A triple deity (sometimes referred to as threefold, tripled, triplicate, tripartite, triune or triadic, or as a trinity) is three deities that are worshipped as one. Such deities are common throughout world mythology; the number three has a long history of mythical associations. Carl Jung considered the arrangement of deities into triplets an archetype in the history of religion.
The Greek goddess Hecate
portrayed in triplicate.
In religious iconography or mythological art, three separate beings may represent either a triad who always appear as a group (Greek Moirai, Charites, Erinyes; Norse Norns; or the Irish Morrígan) or a single deity known from literary sources as having three aspects (Greek Hecate, Diana Nemorensis). In the case of the Irish Brigid it can be ambiguous whether she is a single goddess or three sisters, all named Brigid. The Morrígan also appears sometimes as one being, and at other times as three sisters, as do the three Irish goddesses of sovereignty, Ériu, Fódla and Banba.
The Matres or Matronae are usually represented as a group of three but sometimes with as many as 27 (3 × 3 × 3) inscriptions. They were associated with motherhood and fertility. Inscriptions to these deities have been found in Gaul, Spain, Italy, the Rhineland and Britain, as their worship was carried by Roman soldiery dating from the mid 1st century to the 3rd century AD. Miranda Green observes that "triplism" reflects a way of "expressing the divine rather than presentation of specific god-types. Triads or triple beings are ubiquitous in the Welsh and Irish mythic imagery" (she gives examples including the Irish battle-furies, Macha, and Brigit). "The religious iconographic repertoire of Gaul and Britain during the Roman period includes a wide range of triple forms: the most common triadic depiction is that of the triple mother goddess" (she lists numerous examples).
Peter H. Goodrich interprets the literary figure of Morgan le Fay as a manifestation of a British triple goddess in the medieval romance Sir Gawain and the Green Knight. A modern idea of a Triple Goddess is central to the new religious movement of Wicca.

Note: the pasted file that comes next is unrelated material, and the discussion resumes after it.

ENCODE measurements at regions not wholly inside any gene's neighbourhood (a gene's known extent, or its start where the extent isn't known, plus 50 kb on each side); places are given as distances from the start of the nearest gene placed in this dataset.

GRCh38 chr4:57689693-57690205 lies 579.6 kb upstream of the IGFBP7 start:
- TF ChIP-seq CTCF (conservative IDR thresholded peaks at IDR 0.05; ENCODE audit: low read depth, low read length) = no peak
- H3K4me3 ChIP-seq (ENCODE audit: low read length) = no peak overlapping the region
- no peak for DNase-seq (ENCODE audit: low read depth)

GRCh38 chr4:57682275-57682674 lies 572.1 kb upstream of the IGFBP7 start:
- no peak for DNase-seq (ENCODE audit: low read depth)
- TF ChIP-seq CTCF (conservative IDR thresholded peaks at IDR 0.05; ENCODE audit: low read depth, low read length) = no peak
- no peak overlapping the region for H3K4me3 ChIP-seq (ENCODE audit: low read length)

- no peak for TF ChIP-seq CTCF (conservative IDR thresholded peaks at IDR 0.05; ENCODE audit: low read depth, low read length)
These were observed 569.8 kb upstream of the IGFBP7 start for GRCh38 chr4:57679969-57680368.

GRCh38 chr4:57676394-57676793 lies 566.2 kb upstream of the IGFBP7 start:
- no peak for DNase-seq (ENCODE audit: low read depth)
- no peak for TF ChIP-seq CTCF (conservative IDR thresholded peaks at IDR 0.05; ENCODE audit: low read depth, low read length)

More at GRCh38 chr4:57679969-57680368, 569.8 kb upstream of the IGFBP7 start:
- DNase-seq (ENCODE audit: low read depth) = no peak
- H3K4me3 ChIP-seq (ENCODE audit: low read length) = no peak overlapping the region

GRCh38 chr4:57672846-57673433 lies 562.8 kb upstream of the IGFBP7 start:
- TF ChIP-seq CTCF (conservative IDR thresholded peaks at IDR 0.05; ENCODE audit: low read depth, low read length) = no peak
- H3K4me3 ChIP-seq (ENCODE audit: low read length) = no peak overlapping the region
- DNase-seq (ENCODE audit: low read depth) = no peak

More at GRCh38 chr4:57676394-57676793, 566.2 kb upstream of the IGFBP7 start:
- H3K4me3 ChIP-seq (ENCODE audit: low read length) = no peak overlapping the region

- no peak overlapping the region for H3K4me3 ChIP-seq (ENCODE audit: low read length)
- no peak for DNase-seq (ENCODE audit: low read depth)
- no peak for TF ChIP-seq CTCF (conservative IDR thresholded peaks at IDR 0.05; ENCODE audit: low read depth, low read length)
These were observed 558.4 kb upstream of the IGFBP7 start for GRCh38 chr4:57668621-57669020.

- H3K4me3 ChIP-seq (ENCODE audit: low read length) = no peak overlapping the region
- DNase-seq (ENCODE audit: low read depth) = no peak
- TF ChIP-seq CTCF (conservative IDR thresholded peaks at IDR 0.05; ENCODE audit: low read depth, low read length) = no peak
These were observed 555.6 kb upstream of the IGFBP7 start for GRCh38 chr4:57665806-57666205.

Georges Dumézil's trifunctional hypothesis proposed that ancient Indo-European society conceived itself as structured around three activities: worship, war, and toil. In later times, when slave labor became common, the three functions came to be seen as separate "classes", represented each by its own god. Dumézil understood this mythology as reflecting and validating social structures in its content: such a tripartite class system is found in ancient Indian, Iranian, Greek and Celtic texts. In 1970 Dumézil proposed that some goddesses represented these three qualities as different aspects or epithets and identified examples in his interpretation of various deities including the Iranian Anāhitā, the Vedic Sarasvatī and the Roman Juno.
Vesna Petreska posits that myths including trinities of female mythical beings from Central and Eastern European cultures may be evidence for an Indo-European belief in trimutive female "spinners" of destiny. But according to the linguist M. L. West, various female deities and mythological figures in Europe show the influence of pre-Indo-European goddess-worship, and triple female fate divinities, typically "spinners" of destiny, are attested all over Europe and in Bronze Age Anatolia.
At her sacred grove at Aricia, on the shores of Lake Nemi a triplefold Diana was venerated from the late sixth century BCE as Diana Nemorensis. Andreas Alföldi interpreted a late Republican numismatic image as the Latin Diana "conceived as a threefold unity of the divine huntress, the Moon goddess and the goddess of the nether world, Hekate". This coin shows that the triple goddess cult image still stood in the lucus of Nemi in 43 BCE. The Lake of Nemi was Triviae lacus for Virgil (Aeneid 7.516), while Horace called Diana montium custos nemoremque virgo ("keeper of the mountains and virgin of Nemi") and diva triformis ("three-form goddess"). Diana is commonly addressed as Trivia by Virgil and Catullus.
Greek magical papyri
Spells and hymns in Greek magical papyri refer to the goddess (called Hecate, Persephone, and Selene, among other names) as "triple-sounding, triple-headed, triple-voiced..., triple-pointed, triple-faced, triple-necked". In one hymn, for instance, the "Three-faced Selene" is simultaneously identified as the three Charites, the three Moirai, and the three Erinyes; she is further addressed by the titles of several goddesses. Translation editor Hans Dieter Betz notes: "The goddess Hekate, identical with Persephone, Selene, Artemis, and the old Babylonian goddess Ereschigal, is one of the deities most often invoked in the papyri."
19th century classical scholarship